Tremendous strides have been made in recent years to cut the conflict minerals trade in eastern Congo. In the past four years, governments, nonprofits, and private sector actors in Africa, the U.S., and Europe have built regulatory frameworks and stimulated the global market for responsibly sourced minerals. This report explores how to get the certification process on track in order to bring peace, security, and regional economic growth to the region.
This activist brief provides details and talking points on the illicit conflict gold trade and the M23 rebel group's involvement. It explains how M23 and its allies took over took over a profitable part of the conflict gold trade in the eastern region of the Democratic Republic of the Congo.
New Evidence: M23 Rebels in Congo Conflict Gold Trade
The Enough Project has released a groundbreaking new report that documents the conflict gold smuggling network of the Eastern Congo-based M23 rebels. The report, “Striking Gold: How M23 and its Allies are Infiltrating Congo's Gold Trade,” reveals how M23 is involved in the lucrative gold trade in eastern Congo, which is worth approximately $500 million per year overall. Instead of controlling mines directly, M23 has built alliances with other armed groups in gold-rich areas and expanded its contacts with influential traders in Uganda, Burundi, and Congo to trade gold. The report calls on U.S. Special Envoy Russ Feingold, the U.N. Security Council, U.N. Envoy Mary Robinson, and jewelry retailers to take concrete measures to limit the documented paths of conflict gold to international markets.
“Striking Gold” identifies four main gold exporters whose business operations enable M23 and other armed groups to profit from the gold trade, according to UN experts reports and Enough Project research. The report also names militia leaders, including M23 commander Sultani Makenga, who play a key role in the illicit trade. Makenga has built on the networks of former M23 co-commander Bosco Ntaganda and has extended alliances that cut across otherwise hostile ethnic and political divisions.
Ruben de Koning, co-author of the report, says, “Some of the major official gold exporters in Uganda and Burundi indirectly purchase smuggled gold from M23 and allied armed groups in violation of the U.N. arms embargo, and without exercising any due diligence on the origin of their gold. Sanctions against these individual exporters, as opposed to companies, would help prevent sanctioned owners from merely reinventing themselves under a new company name in order to continue operations. U.S. and U.N. sanctions would make it harder for M23 and other armed groups to finance their struggle, and compel others to start mitigating such risk.”
Sasha Lezhnev, Senior Policy Analyst at the Enough Project, says, “M23's deadly gold may be entering our jewelry stores or banks, which make up 80 percent of the global gold market. The U.S. government and jewelers can help stem this problem at its root. U.S. envoy Russ Feingold should press Congo, Rwanda, and the Great Lakes region to finalize their certification system to weed out conflict gold. Jewelers must also step up efforts to build a clean gold trade in Congo by joining public-private alliances and tech company projects like 'Solutions for Hope.'”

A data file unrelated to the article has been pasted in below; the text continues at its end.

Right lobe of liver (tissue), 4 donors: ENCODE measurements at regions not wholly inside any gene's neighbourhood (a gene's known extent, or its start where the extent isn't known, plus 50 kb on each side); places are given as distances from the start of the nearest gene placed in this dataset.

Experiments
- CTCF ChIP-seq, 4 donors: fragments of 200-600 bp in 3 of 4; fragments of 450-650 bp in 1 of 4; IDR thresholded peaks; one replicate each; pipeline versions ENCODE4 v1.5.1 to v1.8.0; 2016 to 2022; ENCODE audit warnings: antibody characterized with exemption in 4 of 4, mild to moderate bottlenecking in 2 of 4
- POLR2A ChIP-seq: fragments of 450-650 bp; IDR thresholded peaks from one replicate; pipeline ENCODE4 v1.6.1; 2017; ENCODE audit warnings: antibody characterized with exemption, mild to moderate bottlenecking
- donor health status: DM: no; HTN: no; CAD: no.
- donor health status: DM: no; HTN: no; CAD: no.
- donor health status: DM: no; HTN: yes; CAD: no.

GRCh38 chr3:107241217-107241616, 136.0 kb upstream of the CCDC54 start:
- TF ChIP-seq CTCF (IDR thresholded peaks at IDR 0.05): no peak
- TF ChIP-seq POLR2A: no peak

M23 allies have consolidated control over mines, particularly those in Walikale and Lubero territories in North Kivu province and in Ituri district in Orientale province. The growing revenues have enriched those who perpetrate atrocities and crimes against humanity in the region. M23 and its allies have also secured cross-border transit routes for smuggling to Bujumbura, Burundi, and Kampala, Uganda, both important regional hubs for international gold markets.
De Koning adds, “The ball is in the court of the U.S. government and U.N. Security Council to sanction these known exporters. Responsibility also lies with the downstream gold industry to conduct proper due diligence and invest in a clean gold trade in Congo.”
The Enough Project is a project of the Center for American Progress to end genocide and crimes against humanity. Founded in 2007, Enough focuses on the crises in Sudan, South Sudan, eastern Congo, and areas affected by the Lord’s Resistance Army. Enough conducts intensive field research, develops practical policies to address these crises, and shares sensible tools to empower citizens and groups working for change. To learn more about Enough, go to www.enoughproject.org.
This group of 58 European and global non-governmental organizations calls on the European Commission to adopt legislation requiring European business entities to conduct supply chain due diligence in order to ensure that they do not contribute to conflict financing or human rights abuses in the production and trade in natural resources. Such legislation should, at a minimum, meet international standards endorsed by the United Nations and by the Organization for Economic Cooperation and Development and reflect principles contained within the European Union's own Corporate Social Responsibility strategy.
Today, the Enough Project along with the Responsible Sourcing Network released a report,"Expectations for Companies' Conflict Minerals Reporting", that articulates key reporting components that are important to socially responsible investors and rights groups who have been advocates for a clean minerals trade. Read More »
As companies prepare their first required reports on conflict mineral use to the U.S. Securities and Exchange Commission, SEC, Responsible Sourcing Network and the Enough Project released a report that sets expectations for the contents of the inaugural reports required by Section 1502 of the Dodd-Frank Wall Street Reform and Consumer Protection Act.
By Darren Fenwick and Patricia Jurewicz | Sep 5, 2013